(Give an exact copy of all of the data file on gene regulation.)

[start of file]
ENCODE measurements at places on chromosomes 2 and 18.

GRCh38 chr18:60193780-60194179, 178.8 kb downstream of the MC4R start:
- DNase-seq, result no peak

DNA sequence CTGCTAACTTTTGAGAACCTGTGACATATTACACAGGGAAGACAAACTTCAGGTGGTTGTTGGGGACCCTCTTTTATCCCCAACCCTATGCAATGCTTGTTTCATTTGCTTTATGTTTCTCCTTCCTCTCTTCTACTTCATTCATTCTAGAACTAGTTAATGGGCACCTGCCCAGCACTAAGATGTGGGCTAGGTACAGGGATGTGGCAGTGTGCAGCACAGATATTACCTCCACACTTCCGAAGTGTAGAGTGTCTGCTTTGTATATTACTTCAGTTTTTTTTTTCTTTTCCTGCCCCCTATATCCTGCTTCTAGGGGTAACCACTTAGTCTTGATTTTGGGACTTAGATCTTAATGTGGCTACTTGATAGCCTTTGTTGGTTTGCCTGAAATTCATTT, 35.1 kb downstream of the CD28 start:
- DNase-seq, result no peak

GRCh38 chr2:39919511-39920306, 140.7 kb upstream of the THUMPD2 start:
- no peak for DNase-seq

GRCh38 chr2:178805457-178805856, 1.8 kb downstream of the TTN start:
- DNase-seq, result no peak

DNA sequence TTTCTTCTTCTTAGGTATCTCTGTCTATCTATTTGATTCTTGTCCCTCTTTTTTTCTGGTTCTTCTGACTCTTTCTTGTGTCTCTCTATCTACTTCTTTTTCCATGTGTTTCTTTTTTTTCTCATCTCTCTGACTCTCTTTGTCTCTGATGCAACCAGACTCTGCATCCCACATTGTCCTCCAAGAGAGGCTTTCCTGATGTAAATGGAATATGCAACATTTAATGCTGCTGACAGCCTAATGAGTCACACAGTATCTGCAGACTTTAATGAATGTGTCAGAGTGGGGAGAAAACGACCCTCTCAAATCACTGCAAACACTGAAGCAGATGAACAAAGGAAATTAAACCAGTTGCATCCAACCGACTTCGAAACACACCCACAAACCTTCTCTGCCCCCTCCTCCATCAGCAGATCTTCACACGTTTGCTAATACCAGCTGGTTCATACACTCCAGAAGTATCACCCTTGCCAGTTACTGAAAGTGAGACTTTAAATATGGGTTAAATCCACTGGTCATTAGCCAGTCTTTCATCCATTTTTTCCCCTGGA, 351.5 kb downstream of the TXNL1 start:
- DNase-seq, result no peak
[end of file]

ENCODE measurements at places on chromosomes 2 and 18.

GRCh38 chr18:60193780-60194179, 178.8 kb downstream of the MC4R start:
- DNase-seq, result no peak

DNA sequence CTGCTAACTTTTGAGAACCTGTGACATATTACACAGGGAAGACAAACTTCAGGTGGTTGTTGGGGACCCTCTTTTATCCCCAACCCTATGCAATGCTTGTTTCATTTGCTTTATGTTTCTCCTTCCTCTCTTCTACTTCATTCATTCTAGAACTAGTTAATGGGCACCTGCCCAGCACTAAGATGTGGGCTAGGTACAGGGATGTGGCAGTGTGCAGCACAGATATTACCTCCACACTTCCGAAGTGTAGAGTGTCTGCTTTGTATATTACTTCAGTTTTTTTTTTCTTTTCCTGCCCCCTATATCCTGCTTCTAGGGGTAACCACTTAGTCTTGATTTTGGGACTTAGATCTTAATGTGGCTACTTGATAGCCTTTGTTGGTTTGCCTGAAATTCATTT, 35.1 kb downstream of the CD28 start:
- DNase-seq, result no peak

GRCh38 chr2:39919511-39920306, 140.7 kb upstream of the THUMPD2 start:
- no peak for DNase-seq

GRCh38 chr2:178805457-178805856, 1.8 kb downstream of the TTN start:
- DNase-seq, result no peak

DNA sequence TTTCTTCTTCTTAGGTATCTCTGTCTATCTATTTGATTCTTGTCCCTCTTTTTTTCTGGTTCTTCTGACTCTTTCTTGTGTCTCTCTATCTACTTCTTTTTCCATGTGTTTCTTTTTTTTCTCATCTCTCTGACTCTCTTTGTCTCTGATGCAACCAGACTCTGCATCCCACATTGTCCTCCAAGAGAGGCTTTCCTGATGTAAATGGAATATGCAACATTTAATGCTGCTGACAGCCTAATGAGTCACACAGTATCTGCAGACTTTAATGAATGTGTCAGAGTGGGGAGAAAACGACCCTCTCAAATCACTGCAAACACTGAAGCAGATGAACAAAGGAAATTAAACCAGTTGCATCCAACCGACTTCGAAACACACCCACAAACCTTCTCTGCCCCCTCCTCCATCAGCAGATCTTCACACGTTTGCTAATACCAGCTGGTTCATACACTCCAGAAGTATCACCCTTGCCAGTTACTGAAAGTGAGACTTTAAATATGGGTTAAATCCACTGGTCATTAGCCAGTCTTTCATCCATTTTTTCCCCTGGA, 351.5 kb downstream of the TXNL1 start:
- DNase-seq, result no peak